Building Better – Three Ways to Play

Hello everyone! This week we’ll be talking about the three major deckbuilding strategies players have when tuning decks, and going in-depth about when and how to use them. I frequently see players decrying one deck or another as “built wrong”, simply because they deck uses a different deckbuilding strategy that what is commonly seen. This doesn’t automatically mean the deck is built correctly, either – simply that different trade offs are being made in terms of strengths and weaknesses.

Let’s start with the first two strategies, which are polar opposites: maximizing your strengths and covering your weaknesses. Both options can be applied to the same decks, and can actually be mixed together – some card slots can be dedicated to maximizing your strengths, while other can focus on covering your weaknesses. While most decks do actually use a combination of these, a sliding scale is somewhat overkill and we’ll just be talking about the absolute extremes of these methods for illustration. Finally, these are simply deckbuilding strategies for ladder games – decks with sideboards should be built differently.

Maximizing Your Strengths

At the extreme, this is a deck that complete focused on doing what its best at. Beyond its core Strategy cards, most or all of its cards are focused on enabling the means. Tech cards are usually not included, or included only to enable the deck to function optimally. When optimized in this way, decks usually have one or more crippling weaknesses – cards or archetypes they simply can’t beat. For the min/maxing deckbuilder, that’s an acceptable tradeoff – when they get a good matchup, it’s usually a VERY good matchup. Clever deckbuilders emphasize this strategy when their bad matchups are unpopular – you may never be able to beat Shimmerpack, but that doesn’t matter if you only face it once out of every twenty games.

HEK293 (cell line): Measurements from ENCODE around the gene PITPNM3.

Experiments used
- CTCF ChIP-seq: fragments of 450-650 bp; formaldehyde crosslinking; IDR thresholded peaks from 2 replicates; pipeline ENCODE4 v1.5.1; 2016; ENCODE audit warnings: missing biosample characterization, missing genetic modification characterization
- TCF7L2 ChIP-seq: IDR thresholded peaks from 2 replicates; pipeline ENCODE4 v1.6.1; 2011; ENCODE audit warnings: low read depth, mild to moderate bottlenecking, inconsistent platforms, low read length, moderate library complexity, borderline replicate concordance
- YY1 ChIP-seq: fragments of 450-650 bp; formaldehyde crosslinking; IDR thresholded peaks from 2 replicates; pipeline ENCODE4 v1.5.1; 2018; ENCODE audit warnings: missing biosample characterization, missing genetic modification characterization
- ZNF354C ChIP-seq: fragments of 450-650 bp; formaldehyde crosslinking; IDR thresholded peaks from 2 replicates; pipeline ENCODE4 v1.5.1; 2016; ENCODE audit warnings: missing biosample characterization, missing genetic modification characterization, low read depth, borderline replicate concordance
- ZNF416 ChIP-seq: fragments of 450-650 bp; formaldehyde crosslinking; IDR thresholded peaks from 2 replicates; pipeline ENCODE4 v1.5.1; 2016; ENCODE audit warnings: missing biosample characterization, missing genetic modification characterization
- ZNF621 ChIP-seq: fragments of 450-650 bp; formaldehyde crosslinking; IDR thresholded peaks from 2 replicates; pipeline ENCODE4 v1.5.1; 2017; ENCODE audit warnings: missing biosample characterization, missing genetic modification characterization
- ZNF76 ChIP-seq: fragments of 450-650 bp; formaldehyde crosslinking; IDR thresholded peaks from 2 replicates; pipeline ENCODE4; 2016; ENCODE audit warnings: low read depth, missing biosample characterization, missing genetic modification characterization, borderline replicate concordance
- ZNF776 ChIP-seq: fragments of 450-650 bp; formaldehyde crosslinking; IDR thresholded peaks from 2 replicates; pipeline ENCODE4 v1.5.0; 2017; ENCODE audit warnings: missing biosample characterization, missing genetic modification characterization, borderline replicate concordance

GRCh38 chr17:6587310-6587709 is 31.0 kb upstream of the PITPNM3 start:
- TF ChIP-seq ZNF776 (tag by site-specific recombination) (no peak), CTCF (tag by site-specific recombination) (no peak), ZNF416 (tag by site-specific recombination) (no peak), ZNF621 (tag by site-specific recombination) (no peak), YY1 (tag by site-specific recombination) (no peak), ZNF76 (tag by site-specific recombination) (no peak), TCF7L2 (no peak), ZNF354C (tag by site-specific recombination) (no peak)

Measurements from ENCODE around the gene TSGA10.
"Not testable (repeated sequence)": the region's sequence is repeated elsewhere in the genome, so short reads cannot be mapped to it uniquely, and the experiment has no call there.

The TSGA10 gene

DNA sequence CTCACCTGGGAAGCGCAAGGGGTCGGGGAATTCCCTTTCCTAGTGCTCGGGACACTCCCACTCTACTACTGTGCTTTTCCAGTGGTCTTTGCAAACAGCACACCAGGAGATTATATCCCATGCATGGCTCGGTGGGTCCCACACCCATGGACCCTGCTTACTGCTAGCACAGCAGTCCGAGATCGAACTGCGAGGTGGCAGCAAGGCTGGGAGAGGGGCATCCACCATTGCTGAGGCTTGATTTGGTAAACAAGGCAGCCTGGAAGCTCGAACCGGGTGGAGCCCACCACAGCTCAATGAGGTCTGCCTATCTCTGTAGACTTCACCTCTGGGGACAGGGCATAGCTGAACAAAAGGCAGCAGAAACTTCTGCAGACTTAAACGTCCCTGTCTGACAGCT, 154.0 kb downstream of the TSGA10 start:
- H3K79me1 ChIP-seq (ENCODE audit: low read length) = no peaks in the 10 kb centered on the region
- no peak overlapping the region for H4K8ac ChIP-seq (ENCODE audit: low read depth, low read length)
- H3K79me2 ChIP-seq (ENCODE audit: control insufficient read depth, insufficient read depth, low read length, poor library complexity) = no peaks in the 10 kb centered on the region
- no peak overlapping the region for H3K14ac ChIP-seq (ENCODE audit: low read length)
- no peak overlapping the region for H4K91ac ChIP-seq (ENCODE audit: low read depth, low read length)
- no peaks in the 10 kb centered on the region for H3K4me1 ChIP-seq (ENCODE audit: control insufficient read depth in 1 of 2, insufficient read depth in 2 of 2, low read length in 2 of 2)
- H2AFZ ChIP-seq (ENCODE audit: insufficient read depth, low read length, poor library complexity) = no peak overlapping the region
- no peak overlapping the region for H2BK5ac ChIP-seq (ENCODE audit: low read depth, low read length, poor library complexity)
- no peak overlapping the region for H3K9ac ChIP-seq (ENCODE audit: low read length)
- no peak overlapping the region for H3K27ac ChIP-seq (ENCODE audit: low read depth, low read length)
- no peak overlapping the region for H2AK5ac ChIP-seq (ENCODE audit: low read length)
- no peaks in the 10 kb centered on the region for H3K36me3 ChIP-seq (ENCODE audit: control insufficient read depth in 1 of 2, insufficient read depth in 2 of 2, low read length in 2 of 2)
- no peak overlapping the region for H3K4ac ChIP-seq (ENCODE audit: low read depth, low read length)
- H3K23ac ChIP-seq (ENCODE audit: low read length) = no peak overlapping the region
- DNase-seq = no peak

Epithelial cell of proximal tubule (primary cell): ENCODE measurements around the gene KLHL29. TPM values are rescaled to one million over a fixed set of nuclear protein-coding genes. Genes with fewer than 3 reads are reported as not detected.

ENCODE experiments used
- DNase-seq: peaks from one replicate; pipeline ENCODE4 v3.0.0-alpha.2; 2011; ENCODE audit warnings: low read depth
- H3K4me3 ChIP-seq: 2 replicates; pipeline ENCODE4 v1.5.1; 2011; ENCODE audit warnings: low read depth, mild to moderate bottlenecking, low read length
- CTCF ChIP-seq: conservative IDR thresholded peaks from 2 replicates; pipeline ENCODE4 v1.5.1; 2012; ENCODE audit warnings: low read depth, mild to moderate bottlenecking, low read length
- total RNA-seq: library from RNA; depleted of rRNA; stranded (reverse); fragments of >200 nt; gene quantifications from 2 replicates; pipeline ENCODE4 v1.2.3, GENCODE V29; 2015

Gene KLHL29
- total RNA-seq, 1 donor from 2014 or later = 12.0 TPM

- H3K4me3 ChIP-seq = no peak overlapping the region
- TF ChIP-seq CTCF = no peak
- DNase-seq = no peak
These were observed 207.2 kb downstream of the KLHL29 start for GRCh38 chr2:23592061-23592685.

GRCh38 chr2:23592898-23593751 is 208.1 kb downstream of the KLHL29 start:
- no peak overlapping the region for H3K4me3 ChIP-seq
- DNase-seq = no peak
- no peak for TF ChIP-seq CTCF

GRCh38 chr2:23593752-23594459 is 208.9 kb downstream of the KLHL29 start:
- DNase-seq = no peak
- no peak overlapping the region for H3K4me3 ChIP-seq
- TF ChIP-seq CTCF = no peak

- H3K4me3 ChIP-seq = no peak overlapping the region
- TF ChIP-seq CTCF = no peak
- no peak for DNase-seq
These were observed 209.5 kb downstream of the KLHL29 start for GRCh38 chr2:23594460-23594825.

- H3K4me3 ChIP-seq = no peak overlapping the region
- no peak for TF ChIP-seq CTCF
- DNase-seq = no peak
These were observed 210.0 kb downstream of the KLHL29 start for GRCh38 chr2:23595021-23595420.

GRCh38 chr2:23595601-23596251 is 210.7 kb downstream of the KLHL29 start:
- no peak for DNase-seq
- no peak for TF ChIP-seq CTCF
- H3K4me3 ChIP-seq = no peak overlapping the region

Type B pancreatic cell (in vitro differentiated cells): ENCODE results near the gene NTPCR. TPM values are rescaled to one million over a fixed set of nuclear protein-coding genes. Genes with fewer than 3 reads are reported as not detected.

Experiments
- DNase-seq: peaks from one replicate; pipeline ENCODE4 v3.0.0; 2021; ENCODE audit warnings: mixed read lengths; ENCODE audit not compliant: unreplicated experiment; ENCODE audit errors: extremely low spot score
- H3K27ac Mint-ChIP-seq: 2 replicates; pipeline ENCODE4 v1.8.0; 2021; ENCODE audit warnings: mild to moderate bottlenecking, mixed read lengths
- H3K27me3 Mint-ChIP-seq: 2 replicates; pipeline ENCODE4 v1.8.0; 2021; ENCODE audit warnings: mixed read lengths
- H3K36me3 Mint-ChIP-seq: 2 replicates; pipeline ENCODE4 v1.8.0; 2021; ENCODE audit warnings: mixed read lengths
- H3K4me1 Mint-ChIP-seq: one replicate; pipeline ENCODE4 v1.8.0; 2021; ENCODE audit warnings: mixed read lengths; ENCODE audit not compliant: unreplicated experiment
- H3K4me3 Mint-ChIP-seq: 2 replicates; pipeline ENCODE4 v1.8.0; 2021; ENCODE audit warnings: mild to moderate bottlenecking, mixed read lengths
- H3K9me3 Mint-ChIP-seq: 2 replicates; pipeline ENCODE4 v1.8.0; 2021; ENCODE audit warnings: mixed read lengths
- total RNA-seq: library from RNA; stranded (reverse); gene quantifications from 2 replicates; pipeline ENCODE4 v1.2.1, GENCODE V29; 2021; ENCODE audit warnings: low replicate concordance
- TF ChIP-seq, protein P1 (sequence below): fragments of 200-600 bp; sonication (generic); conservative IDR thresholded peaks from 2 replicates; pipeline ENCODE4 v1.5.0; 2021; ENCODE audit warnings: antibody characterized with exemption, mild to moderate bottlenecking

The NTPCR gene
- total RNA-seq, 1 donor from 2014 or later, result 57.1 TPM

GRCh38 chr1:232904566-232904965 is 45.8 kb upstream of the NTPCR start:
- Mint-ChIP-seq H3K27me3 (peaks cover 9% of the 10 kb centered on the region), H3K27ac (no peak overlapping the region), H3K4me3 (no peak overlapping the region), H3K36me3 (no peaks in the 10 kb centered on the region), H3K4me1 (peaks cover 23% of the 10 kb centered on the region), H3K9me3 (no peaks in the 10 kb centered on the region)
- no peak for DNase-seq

Maximized decks are usually very, very good at what they do. Since these decks don’t sacrifice any card slots for tech cards, they generally have an abundance of redundant effects and are very consistent at pulling off their core strategy. If that strategy is powerful and effective in the metagame, these decks can be incredibly difficult to beat if they’re not facing a direct counter. Additionally, they are less likely to run out of gas or get stuck with a weak hand because they don’t run any situational cards that could get stuck in their hand.


The main weakness of the deck is the opposite of the strength: if the main gameplan isn’t good, or is countered, you’re dead in the water. A heavily maximized deck rarely if ever has a backup plan, so if you get stonewalled, you’re done. This can be a very frustrating feeling for players, knowing that they have absolutely no outs in a game.


Maximizing your strengths is a high-risk, high-reward strategy that emphasizes good matchups and totally sacrifices bad ones. Fully maximizing your deck is not recommended unless you have plenty of good matchups in the metagame, and the mental fortitude to handle occasionally running into unwinnable matchups.

Covering Your Weaknesses

Most decks feature some degree of covering for its weaknesses, be it a tech card to improve a poor matchup, a removal spell to deal with a problem unit, or simply a powerful late game card to bail them out if the game goes long. Taken to an extreme, players can end up with a toolbox style deck with a number of silver bullets to deal with any situation. This doesn’t usually work, because if you’re tutoring for a removal spell, you’re just overpaying for it and the flexibility doesn’t help (especially if you’re tutoring for something unconditional like Harsh Rule or Deathstrike). For this section we’ll be talking about a deck that has a minimal amount of cards dedicated to its core strategy and means, and uses the rest of its card to cover its weaknesses.